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25th April 2017


Talk about fashion revolution

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The Fashion Revolution Week 2017 campaign has kicked off and is encouraging people worldwide to ask brands #whomademyclothes to demand greater transparency. This will help improve the working conditions and wages of the people who toil hard to make our clothes.

The campaign will feature events and activities worldwide to encourage people to think differently about the clothes they buy and wear and inspire them to make a positive difference.

Currently there are around 75 million people working directly in the fashion and textiles industry. Many are subject to exploitation; verbal and physical abuse, working in unsafe conditions, with poor pay.

On 24 April 2013, 1138 people were killed and 2500 injured when the Rana Plaza factory complex collapsed in Dhaka, Bangladesh. This tragic incident created a global call for revolutionary change in the fashion industry.

This year’s theme MONEY, FASHION, POWER will explore the flows of money and the structures of power across fashion’s supply chains, centring on garment worker wages and the price we pay for clothes.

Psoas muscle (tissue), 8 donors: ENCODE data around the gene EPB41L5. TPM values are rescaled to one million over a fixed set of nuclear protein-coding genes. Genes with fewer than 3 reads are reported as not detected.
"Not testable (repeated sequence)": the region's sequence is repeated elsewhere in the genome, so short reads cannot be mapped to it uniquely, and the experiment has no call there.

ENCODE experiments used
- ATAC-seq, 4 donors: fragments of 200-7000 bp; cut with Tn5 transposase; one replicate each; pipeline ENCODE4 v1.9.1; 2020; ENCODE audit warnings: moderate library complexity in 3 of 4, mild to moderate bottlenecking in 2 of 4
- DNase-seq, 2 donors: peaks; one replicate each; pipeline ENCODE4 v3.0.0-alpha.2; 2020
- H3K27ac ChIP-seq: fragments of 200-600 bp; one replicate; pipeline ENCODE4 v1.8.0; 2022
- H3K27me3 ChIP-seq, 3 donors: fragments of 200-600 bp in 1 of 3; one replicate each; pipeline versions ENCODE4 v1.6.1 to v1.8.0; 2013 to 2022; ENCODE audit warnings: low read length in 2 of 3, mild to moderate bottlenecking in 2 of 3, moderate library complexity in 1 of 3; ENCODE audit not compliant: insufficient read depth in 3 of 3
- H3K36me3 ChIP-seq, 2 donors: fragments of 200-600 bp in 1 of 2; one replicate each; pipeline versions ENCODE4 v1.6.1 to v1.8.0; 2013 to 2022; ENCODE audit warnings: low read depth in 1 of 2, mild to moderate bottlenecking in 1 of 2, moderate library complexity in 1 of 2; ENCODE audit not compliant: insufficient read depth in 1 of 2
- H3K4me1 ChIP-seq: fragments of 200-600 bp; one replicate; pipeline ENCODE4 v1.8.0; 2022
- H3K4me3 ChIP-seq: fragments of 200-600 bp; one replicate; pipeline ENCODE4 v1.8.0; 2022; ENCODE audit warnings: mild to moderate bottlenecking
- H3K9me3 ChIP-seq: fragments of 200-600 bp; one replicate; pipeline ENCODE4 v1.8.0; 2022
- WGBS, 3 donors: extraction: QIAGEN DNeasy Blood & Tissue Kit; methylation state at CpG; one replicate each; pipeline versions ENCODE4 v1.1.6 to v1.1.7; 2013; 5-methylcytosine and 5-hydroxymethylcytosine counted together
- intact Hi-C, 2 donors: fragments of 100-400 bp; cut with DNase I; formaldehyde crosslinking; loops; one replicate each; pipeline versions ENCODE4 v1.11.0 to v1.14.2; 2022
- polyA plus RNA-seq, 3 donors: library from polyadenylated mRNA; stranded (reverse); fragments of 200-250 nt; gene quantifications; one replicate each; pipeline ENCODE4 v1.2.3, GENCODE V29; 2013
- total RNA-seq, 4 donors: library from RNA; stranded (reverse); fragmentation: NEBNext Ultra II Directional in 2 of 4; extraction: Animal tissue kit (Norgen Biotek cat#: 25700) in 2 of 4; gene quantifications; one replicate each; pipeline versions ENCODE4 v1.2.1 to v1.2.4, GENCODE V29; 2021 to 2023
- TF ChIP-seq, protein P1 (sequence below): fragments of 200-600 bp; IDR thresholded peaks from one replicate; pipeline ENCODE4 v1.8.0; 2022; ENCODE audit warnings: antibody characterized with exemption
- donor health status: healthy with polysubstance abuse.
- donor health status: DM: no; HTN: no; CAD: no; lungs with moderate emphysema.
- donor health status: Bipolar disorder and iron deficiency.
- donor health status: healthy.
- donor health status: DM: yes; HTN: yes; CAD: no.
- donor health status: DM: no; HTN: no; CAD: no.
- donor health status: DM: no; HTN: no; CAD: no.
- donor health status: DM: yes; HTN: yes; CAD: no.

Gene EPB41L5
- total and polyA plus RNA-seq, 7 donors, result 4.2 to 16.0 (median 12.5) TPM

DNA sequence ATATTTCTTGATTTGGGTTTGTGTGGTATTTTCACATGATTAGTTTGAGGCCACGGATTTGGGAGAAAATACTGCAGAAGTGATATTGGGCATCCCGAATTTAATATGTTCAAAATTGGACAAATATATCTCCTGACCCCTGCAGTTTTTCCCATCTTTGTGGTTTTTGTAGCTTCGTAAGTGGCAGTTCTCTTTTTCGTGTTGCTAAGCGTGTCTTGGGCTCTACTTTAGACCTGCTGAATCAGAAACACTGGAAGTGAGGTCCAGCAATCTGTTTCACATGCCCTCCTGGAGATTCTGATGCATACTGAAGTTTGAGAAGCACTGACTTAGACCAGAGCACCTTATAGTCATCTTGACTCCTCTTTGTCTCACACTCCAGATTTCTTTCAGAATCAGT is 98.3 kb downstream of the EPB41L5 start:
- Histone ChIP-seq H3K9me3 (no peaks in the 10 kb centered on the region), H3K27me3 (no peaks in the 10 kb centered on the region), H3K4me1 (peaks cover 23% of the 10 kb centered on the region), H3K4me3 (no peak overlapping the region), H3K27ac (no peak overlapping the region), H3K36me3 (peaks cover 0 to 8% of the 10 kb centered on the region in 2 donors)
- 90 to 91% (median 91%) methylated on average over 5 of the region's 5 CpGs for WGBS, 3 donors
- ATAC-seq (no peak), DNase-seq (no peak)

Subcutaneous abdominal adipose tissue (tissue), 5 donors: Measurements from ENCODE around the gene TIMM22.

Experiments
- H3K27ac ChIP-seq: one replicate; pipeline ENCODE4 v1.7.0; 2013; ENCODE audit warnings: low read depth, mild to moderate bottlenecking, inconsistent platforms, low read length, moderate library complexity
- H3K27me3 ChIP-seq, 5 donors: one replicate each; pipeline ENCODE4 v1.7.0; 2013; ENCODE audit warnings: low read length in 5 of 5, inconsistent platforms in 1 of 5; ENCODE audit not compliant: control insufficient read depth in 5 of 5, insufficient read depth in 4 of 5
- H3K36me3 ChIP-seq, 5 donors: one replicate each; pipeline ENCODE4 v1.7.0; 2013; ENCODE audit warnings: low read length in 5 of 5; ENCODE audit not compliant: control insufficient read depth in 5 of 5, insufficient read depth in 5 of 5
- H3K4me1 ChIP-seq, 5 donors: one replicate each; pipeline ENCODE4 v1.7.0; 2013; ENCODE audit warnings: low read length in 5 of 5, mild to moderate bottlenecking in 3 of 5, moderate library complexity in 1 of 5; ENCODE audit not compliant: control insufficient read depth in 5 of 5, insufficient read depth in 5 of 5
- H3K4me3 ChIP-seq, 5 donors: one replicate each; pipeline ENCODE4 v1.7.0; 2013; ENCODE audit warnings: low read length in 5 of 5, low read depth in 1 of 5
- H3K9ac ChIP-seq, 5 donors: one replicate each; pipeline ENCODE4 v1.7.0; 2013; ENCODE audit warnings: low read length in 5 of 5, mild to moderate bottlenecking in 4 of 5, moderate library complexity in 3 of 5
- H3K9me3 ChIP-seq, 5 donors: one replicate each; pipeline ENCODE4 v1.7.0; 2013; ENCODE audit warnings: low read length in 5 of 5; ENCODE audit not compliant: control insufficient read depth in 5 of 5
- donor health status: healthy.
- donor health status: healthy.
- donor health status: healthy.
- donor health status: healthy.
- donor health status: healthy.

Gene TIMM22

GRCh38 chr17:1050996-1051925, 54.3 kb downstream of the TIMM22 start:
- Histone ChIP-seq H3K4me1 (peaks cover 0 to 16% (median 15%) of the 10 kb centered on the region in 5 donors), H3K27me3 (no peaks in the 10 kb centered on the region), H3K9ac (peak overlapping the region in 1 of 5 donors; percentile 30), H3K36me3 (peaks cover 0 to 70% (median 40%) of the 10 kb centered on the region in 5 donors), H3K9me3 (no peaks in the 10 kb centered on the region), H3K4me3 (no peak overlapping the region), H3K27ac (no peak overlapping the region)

Orsola de Castro, Fashion Revolution co-founder, said: “Have you ever wondered who makes your clothes? How much they’re paid and what their lives are like? Our clothes have gone on a long journey before they hit store shelves, passing through the hands of cotton farmers, spinners, weavers, dyers, and sewers.

“Eighty per cent of them are women between the ages of 18 and 24. Many of the people who make our clothes live in poverty. This needs to change.”

Carry Somers, Fashion Revolution co-founder said: “As consumers, we have power. We are the driver of trends, and every time we buy something, we’re voting with our wallet. When we speak, brands listen.

“As consumers, we need to know who makes our clothes and under what conditions. We need to be able to scrutinise what it is we’re really paying for. We need to know that the people who clothe us are being paid enough to live with dignity. Otherwise, we’re effectively and unwittingly contributing to the exploitation of others”.

For further information visit www.fashionrevolution.org